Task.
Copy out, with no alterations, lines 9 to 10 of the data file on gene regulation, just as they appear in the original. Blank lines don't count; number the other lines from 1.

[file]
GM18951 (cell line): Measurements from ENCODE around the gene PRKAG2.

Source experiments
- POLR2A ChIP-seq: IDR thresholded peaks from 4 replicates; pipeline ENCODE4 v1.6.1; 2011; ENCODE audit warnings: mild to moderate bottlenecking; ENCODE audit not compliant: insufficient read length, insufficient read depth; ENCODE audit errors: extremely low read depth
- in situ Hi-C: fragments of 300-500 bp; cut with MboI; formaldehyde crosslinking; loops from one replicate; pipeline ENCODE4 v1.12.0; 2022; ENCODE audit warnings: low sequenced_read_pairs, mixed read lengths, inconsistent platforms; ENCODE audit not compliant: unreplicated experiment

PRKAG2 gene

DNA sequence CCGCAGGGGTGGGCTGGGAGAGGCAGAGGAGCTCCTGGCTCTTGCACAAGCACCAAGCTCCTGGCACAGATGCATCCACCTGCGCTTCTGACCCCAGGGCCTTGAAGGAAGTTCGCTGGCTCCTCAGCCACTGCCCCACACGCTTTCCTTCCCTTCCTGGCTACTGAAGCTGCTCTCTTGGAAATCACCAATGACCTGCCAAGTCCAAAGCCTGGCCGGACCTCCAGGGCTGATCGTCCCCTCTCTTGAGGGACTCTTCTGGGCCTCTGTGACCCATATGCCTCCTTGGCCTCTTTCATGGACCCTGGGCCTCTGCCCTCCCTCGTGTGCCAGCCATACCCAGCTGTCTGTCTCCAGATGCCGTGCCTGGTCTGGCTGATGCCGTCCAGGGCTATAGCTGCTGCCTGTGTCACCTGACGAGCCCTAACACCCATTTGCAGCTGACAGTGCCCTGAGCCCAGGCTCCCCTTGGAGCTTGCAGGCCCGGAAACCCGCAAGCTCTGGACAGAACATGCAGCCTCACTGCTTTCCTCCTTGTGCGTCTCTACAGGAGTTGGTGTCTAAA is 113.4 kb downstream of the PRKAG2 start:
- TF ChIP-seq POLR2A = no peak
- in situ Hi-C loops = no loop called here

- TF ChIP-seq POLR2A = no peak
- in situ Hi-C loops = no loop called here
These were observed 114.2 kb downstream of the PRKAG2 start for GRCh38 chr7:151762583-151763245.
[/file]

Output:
- TF ChIP-seq POLR2A = no peak
- in situ Hi-C loops = no loop called here